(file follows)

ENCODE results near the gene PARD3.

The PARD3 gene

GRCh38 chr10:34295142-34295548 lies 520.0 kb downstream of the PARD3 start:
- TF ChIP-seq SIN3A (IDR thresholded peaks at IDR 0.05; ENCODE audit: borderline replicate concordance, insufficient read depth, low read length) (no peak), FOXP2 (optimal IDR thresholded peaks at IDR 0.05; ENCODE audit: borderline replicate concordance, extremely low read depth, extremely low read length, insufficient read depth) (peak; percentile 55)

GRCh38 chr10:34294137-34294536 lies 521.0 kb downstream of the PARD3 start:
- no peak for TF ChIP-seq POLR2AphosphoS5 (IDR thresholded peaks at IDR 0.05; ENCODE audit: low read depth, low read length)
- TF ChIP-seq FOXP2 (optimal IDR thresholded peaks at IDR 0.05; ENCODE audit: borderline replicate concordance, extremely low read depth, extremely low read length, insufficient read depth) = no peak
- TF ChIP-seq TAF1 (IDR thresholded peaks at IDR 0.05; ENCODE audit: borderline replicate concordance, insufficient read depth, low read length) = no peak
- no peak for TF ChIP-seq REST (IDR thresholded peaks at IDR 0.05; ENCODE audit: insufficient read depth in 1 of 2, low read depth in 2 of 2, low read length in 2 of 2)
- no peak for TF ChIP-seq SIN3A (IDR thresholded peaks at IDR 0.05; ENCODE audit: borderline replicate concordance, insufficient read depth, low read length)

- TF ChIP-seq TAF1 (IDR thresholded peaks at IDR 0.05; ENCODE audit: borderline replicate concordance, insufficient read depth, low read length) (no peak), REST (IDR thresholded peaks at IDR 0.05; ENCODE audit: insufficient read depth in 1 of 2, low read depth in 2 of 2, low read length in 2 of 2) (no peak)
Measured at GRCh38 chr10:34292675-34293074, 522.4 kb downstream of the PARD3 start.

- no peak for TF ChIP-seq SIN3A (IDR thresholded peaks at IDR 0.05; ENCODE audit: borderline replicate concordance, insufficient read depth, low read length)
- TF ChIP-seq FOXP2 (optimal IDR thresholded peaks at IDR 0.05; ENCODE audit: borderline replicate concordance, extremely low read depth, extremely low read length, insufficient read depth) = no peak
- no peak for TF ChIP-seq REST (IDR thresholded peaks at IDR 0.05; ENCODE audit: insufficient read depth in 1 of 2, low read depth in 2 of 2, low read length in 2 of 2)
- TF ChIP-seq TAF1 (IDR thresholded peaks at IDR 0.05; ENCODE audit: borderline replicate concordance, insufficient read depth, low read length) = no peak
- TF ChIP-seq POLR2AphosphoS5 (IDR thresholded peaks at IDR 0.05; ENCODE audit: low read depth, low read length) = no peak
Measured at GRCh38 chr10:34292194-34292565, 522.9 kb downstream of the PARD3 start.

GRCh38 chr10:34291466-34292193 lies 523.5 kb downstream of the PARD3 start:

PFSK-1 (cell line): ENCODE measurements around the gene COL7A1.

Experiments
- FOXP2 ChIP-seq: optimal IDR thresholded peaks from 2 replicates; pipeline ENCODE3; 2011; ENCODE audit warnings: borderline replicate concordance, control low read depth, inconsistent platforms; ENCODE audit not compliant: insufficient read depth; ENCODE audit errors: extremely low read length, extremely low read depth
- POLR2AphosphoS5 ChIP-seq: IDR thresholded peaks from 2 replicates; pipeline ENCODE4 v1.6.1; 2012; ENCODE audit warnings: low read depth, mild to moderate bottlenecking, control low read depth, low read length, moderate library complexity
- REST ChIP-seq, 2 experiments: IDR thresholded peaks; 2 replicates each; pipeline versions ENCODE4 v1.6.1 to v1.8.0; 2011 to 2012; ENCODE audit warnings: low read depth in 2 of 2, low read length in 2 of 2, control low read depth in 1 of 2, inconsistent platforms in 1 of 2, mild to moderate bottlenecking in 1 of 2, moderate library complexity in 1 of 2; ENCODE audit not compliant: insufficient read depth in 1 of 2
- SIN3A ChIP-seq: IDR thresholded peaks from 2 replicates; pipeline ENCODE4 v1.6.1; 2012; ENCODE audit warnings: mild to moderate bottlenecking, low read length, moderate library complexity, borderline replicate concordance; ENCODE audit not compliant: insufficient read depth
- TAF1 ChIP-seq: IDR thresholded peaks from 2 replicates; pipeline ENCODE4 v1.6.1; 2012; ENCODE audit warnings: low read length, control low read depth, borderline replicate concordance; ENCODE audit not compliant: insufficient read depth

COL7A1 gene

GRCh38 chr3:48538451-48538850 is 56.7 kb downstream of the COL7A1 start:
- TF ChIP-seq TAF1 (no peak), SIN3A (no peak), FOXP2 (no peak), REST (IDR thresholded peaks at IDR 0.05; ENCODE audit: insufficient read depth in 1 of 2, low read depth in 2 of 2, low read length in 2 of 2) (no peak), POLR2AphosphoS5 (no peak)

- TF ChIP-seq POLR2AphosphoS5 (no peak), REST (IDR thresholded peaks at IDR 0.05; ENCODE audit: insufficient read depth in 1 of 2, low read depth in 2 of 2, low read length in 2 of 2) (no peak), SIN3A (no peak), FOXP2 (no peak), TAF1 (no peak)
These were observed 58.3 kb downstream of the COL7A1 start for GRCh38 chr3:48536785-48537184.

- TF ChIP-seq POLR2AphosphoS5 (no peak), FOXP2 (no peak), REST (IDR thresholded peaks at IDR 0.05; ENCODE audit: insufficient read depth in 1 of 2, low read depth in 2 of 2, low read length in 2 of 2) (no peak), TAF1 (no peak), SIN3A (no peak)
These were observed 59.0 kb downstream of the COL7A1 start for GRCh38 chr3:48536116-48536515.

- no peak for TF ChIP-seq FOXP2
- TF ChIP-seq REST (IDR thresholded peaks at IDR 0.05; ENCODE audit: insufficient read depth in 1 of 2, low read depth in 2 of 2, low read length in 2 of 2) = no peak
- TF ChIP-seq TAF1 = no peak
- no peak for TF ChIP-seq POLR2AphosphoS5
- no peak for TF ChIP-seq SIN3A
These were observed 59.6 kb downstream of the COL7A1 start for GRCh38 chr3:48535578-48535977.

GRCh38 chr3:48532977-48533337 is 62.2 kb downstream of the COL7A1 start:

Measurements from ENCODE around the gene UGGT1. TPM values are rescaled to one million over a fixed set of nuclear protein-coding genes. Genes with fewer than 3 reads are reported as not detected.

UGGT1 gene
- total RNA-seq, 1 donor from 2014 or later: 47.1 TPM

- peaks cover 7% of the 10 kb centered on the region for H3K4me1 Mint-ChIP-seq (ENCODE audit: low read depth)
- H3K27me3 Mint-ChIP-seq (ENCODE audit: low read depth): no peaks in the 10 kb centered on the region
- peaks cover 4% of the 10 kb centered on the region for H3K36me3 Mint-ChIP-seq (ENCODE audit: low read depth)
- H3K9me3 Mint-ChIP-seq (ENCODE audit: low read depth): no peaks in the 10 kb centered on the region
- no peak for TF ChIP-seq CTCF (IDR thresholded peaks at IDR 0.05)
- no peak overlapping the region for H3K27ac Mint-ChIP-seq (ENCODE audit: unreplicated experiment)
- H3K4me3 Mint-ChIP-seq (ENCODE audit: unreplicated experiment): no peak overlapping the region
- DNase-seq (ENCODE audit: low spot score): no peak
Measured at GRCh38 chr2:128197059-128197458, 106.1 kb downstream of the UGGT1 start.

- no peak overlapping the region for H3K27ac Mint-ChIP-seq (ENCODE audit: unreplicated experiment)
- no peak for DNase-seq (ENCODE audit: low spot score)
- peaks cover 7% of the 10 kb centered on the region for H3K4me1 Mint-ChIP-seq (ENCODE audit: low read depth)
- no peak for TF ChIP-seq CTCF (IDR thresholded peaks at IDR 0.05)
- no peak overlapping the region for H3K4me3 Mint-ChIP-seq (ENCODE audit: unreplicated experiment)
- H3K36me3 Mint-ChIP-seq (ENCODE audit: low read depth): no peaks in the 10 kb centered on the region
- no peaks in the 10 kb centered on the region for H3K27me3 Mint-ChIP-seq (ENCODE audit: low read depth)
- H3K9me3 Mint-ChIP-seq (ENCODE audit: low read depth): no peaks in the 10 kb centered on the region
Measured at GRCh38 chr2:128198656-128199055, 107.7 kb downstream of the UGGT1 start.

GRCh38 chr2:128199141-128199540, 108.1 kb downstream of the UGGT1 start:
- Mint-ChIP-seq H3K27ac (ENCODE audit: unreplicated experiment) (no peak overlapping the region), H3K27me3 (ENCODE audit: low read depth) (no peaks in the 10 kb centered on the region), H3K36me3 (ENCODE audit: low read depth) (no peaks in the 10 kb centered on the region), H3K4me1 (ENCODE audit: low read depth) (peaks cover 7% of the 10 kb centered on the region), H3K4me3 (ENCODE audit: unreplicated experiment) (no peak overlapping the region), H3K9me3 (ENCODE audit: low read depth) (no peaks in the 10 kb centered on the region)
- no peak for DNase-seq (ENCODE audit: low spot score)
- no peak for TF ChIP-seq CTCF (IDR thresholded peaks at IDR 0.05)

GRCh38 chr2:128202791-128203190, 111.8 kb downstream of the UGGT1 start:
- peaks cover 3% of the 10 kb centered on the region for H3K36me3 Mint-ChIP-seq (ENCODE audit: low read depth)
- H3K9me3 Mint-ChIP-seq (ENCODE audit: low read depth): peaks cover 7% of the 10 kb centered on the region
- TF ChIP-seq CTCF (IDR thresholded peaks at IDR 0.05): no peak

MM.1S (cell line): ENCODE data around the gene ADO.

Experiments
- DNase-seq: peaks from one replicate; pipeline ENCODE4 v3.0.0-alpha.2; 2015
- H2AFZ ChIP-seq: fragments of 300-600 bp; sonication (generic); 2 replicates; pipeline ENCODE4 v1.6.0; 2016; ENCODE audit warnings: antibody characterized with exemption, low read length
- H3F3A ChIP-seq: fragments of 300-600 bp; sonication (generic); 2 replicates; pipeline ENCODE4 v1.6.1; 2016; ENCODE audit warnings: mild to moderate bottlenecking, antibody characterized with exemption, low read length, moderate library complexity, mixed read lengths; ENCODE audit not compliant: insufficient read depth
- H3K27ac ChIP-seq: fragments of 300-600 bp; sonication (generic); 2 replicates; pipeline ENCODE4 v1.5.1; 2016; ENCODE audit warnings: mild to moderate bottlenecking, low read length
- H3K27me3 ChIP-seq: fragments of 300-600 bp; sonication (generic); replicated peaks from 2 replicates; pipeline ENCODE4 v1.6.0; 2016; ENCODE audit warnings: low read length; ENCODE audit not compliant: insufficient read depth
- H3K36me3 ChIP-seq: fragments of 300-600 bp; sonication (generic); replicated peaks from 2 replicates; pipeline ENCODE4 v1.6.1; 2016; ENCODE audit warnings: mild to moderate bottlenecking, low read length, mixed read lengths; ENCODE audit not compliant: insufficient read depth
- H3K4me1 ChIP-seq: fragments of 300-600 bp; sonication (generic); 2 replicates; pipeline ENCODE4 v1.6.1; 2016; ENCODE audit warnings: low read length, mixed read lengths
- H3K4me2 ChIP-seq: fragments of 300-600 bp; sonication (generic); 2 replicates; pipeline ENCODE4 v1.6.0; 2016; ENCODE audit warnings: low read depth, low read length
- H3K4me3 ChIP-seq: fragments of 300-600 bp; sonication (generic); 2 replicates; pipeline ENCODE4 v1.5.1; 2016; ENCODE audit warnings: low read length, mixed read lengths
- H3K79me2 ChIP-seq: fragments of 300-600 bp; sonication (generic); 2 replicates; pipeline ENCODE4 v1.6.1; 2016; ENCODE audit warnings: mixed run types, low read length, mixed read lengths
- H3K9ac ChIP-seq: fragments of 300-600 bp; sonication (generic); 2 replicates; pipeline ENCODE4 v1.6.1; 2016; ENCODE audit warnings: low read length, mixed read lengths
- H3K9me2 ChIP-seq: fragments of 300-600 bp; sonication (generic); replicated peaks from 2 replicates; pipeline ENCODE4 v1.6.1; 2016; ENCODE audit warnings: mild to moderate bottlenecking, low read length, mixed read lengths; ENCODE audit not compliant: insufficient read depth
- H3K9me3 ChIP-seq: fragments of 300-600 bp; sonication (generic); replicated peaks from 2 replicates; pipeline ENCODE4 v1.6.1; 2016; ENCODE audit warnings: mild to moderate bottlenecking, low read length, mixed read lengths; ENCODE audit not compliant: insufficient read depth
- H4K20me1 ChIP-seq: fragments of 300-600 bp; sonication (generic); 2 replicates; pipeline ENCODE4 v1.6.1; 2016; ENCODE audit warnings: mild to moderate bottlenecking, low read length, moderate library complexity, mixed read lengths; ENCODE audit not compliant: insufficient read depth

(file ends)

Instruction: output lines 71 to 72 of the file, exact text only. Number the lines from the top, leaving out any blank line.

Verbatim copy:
Experiments
- DNase-seq: peaks from one replicate; pipeline ENCODE4 v3.0.0-alpha.2; 2015